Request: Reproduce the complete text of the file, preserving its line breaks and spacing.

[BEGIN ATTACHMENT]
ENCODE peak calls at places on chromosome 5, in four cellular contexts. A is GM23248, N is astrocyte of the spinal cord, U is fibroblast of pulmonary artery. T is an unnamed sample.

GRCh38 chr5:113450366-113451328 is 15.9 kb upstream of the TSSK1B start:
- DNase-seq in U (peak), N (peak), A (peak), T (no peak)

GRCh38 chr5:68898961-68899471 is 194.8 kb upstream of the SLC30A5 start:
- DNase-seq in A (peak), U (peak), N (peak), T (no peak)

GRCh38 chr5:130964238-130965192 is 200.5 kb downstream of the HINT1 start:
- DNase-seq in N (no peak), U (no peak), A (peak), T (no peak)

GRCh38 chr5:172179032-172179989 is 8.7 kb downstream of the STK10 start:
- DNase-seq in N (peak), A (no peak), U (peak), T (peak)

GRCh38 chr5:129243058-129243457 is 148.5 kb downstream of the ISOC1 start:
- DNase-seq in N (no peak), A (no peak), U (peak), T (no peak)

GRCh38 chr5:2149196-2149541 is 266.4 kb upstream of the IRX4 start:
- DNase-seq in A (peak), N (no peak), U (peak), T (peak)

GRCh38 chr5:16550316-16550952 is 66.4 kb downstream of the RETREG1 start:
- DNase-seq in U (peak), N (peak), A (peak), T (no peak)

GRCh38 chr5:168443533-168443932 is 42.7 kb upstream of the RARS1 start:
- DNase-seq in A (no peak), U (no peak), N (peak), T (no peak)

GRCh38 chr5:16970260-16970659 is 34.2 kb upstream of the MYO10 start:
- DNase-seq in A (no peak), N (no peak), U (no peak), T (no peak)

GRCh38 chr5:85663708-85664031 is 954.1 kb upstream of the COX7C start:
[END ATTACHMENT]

ENCODE peak calls at places on chromosome 5, in four cellular contexts. A is GM23248, N is astrocyte of the spinal cord, U is fibroblast of pulmonary artery. T is an unnamed sample.

GRCh38 chr5:113450366-113451328 is 15.9 kb upstream of the TSSK1B start:
- DNase-seq in U (peak), N (peak), A (peak), T (no peak)

GRCh38 chr5:68898961-68899471 is 194.8 kb upstream of the SLC30A5 start:
- DNase-seq in A (peak), U (peak), N (peak), T (no peak)

GRCh38 chr5:130964238-130965192 is 200.5 kb downstream of the HINT1 start:
- DNase-seq in N (no peak), U (no peak), A (peak), T (no peak)

GRCh38 chr5:172179032-172179989 is 8.7 kb downstream of the STK10 start:
- DNase-seq in N (peak), A (no peak), U (peak), T (peak)

GRCh38 chr5:129243058-129243457 is 148.5 kb downstream of the ISOC1 start:
- DNase-seq in N (no peak), A (no peak), U (peak), T (no peak)

GRCh38 chr5:2149196-2149541 is 266.4 kb upstream of the IRX4 start:
- DNase-seq in A (peak), N (no peak), U (peak), T (peak)

GRCh38 chr5:16550316-16550952 is 66.4 kb downstream of the RETREG1 start:
- DNase-seq in U (peak), N (peak), A (peak), T (no peak)

GRCh38 chr5:168443533-168443932 is 42.7 kb upstream of the RARS1 start:
- DNase-seq in A (no peak), U (no peak), N (peak), T (no peak)

GRCh38 chr5:16970260-16970659 is 34.2 kb upstream of the MYO10 start:
- DNase-seq in A (no peak), N (no peak), U (no peak), T (no peak)

GRCh38 chr5:85663708-85664031 is 954.1 kb upstream of the COX7C start: